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Eleven years of occupational mortality in law enforcement: the census of fatal occupational injuries, 1992-2002.

Tiesman-HM; Hendricks-SA; Bell-JL; Amandus-HA
Am J Ind Med 2010 Sep; 53(9):940-949
Background: Occupational injury deaths remain high for Law Enforcement Officers (LEOs). This study describes and compares intentional and transportation-related fatality rates in US LEOs between 1992 and 2002. Methods: Workplace injury deaths among LEOs from 1992 to 2002 were categorized into Intentional, Transportation-related, and Other, using the Census of Fatal Occupational Injuries. Occupations included in this analysis were sheriffs and bailiffs, police and detectives, non-public service guards, and correctional officers. Fatality rates were compared among law enforcement occupations, cause of death, and demographics with rate ratios and 95% confidence intervals. Results: During the 11-year period, 2,280 workers died from an occupational injury, for a fatality rate of 11.8 per 100,000 across all LEO occupations. Forty-seven percent were homicides (n = 1,072, rate 5.6 per 100,000), 36% transportation-related (n = 815, rate 4.2 per 100,000), 11% were due to other causes (n = 249, rate 1.3 per 100,000), and 5% were workplace suicides (n = 122, rate 0.6 per 100,000). The proportion of fatalities by cause of death differed significantly between occupations (P < 0.0001). Sheriffs and bailiffs experience a high risk for occupational injury death compared to other law enforcement occupations. Of the transportation-related fatalities, LEOs were operating a motor-vehicle in 58% of the incidents and 22% of the fatalities were struck by incidents. Conclusions: Transportation-related deaths were nearly as common as homicides as a cause of occupational injury death among US LEOs. Struck by vehicle incidents remain an important and overlooked cause of death. This research points to opportunities for the prevention of transportation-related deaths in law enforcement.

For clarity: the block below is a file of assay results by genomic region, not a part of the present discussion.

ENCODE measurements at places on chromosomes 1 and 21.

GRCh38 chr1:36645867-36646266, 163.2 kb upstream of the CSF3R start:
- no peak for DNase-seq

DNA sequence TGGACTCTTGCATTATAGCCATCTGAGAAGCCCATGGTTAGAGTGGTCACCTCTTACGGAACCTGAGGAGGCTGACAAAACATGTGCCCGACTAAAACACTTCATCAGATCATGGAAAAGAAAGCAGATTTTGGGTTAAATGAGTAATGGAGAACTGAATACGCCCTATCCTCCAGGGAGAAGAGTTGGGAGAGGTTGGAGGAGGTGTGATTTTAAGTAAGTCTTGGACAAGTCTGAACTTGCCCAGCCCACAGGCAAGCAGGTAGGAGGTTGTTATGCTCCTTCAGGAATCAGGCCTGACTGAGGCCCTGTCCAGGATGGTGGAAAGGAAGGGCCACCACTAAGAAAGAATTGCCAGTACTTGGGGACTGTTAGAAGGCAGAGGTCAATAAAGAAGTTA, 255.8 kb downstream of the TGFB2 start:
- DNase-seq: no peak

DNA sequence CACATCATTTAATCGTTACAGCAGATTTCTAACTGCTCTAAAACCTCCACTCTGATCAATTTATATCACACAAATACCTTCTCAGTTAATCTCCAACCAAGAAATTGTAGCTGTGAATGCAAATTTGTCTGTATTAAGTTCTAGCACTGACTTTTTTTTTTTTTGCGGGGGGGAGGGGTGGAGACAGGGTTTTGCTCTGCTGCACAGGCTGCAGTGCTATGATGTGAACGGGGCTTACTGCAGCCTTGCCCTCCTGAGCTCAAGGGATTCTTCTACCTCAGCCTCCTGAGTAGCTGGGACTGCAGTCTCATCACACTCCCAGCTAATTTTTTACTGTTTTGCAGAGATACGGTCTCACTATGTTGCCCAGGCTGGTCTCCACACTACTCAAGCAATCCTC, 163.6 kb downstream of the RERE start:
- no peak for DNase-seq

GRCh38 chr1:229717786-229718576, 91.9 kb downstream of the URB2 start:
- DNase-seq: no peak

Law-enforcement; Law-enforcement-workers; Mortality-rates; Mortality-data; Mortality-surveys; Epidemiology; Statistical-analysis; Injuries; Traumatic-injuries; Emergency-responders; Demographic-characteristics; Surveillance; Author Keywords: CFOI; traumatic injury; fatality rates; occupation; police
Hope M. Tiesman, NIOSH, Division of Safety Research, 1095 Willowdale Road, M/S 1811, Morgantown, WV 26506
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Document Type
Journal Article
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Fiscal Year
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NIOSH Division
Priority Area
Services: Public Safety
Source Name
American Journal of Industrial Medicine
Page last reviewed: May 5, 2020
Content source: National Institute for Occupational Safety and Health Education and Information Division